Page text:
How to Build a Home Gym: 6 Critical Pieces of Equipment
Hopefully, you’re already aware of the impact proper weight training can have on testosterone levels and bodily androgen utilization.
(In case you’re not, go back and read how a basic resistance training routine increased resting testosterone levels by 40% in just 4-weeks and how strength training impacts androgen receptor density).
If you’re lucky enough to have a spare room or empty garage to put some equipment in, you might be able to put together a killer home gym with just few pieces of equipment…
…And in this article, you’ll learn about the six pieces of equipment that are plenty enough to build an impressive, ripped, testosterone oozing physique at home.
Table of Contents
1. Olympic Bar and Weight Plates
No gym would be anything without a sturdy Olympic bar with good grip.
Obviously, you also need plenty of different size weight plates.
These alone allow you to workout pretty much the full body. When combined with power rack and some protective flooring…
…Bar and plates allow you to do;
- Overhead Press
- Snatches and Clean & Jerk
- Bicep Curls, Rows, Etc.
Any semi-good bar should do, but I recommend you to get one that can carry heavy enough loads and has a good grip. When it comes to weight plates, again, cheap plates that fit your bar should do.
2. Adjustable Dumbbells
Any good gym has a wide variety of different size dumbbells.
But for your home gym, it’s not the most cost-effective method to purchase tens of different size dumbbells. Doing that would easily bring your costs up to thousands of dollars, not to mention the amount of space they’d take.
Modern engineering allows you to get some very sturdy adjustable dumbbells for a much cheaper price. Like the popular ones from Bowflex, which go up to 52,5 lb.
So what can you do with dumbbells? Bunch of movements. Side laterals, flyes, DB bench press and DB incline bench (if you get adjustable seat), military press, rows, etc.
3. Sturdy Power Rack
This piece of equipment is probably the most versatile thing there is for a home gym.
It allows you to do just so much, without taking that much of space.
Many look at a power rack and think; “oh place to squat”, but there’s more to it.
Provided that you have a barbell and some plates, a sturdy power rack with good adjustability allows you to not only squat but also do overhead pressing, rack pulls, chin ups, hanging leg raises, muscle ups. And if you add in an adjustable seat, a power rack is perfect for bench pressing and incline to press, it even works for seated military presses.
When it comes to racks, you should definitely invest in quality steelwork. For less than $400 that gets you one of the best-rated power racks out there , which basically turns your garage into a fully functioning weight-room.
4. Dip Stand
There aren’t many better multi-joint movements than weighted dips.
It’s an excellent upper-body exercise for chest growth, tricep growth, and to build overall mass in the shoulder area.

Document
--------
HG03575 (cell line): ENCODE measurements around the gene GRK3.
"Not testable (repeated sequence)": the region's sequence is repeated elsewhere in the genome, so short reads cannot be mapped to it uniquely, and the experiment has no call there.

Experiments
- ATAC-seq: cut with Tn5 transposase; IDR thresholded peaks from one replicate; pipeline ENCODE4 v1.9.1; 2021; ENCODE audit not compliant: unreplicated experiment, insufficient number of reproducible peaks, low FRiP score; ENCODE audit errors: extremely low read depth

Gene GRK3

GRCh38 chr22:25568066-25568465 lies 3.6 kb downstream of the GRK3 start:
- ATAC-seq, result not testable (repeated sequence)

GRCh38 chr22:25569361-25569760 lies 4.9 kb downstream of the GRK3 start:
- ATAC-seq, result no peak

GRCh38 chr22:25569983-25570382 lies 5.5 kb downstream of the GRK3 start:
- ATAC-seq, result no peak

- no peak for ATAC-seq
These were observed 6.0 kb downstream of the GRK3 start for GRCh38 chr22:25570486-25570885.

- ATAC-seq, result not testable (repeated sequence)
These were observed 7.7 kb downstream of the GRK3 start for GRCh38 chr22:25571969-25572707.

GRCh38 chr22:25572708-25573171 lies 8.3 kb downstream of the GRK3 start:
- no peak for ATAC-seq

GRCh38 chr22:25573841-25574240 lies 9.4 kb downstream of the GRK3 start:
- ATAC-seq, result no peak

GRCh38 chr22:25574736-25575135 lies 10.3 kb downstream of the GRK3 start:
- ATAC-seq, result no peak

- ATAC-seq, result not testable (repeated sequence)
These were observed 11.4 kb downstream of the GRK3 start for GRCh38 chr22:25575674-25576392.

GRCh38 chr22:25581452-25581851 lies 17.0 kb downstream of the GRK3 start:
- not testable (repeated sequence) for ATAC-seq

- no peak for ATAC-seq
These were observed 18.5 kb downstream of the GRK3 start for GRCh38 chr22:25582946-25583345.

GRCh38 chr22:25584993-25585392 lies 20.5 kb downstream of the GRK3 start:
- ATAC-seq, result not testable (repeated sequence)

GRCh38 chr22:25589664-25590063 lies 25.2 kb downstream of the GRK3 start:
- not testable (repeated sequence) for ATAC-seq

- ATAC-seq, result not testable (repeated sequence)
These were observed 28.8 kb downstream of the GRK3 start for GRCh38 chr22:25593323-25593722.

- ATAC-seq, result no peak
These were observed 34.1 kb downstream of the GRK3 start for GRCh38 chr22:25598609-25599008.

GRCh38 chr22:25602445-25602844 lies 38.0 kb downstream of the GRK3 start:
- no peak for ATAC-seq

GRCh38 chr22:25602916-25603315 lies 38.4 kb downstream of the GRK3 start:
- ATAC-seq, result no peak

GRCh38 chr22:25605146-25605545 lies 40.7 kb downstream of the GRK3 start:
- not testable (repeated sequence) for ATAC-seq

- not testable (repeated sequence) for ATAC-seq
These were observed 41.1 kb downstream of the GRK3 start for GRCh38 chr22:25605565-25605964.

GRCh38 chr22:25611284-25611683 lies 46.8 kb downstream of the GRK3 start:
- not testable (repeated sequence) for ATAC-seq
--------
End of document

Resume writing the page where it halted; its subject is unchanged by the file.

Not only that but it also perfectly suits a testosterone optimized training routine, like THOR-program, and it’s overall a pretty bad-ass movement to master (hanging few hundred lbs to a belt and crushing some dips is definitely going to turn some heads).
Getting a quality dipping station that gets the job done isn’t expensive either, you can get one with just little over hundred bucks.
5. Adjustable Seat
I have mentioned the adjustable seat a few times already in this article.
It adds versatility to the power rack by allowing you to turn it into a bench pressing station and it allows you to do many different seated and laying exercises with the dumbbells.
What I like about the Bowflex adjustable bench is the fact that it looks very sturdy with wide legs, and it goes from 17-degree decline all the way up to 90-degree incline. The removable leg hold-down brace also makes it easier to do decline work.
I personally made the mistake of investing my money into a cheap used seat some time ago, and it didn’t take long for me to toss it away due to being far too unstable for lifting any heavier weight or doing decline DB presses…
…Would I have access to one here, I’d buy the Bowflex adjustable bench.
6. Protective Flooring
If you have your home gym in a garage, you might not care about the floor…
…But if it’s just a room in your house, or maybe a rental space that you don’t want to damage, consider getting some protective flooring for an area to deadlift in.
Some simple mats could do as well, or you could invest in a puzzle flooring specifically designed for the purpose.
Some hardware stores also sell bitumen mat that you can cut into the desired length, which at least here in Finland, is easily the cheapest solution.
Conclusion on Home Gym Equipment
If you set your home gym to build up with the equipment mentioned in this article…
…You will get a safe, sturdy, and lasting workout space for your personal use for a price of less than $1,5k.
That may seem like a big chunk of cash, but considering the benefits it brings (personal lifting-space for possibly a lifetime without having to pay gym memberships), I’d say its a very sound investment.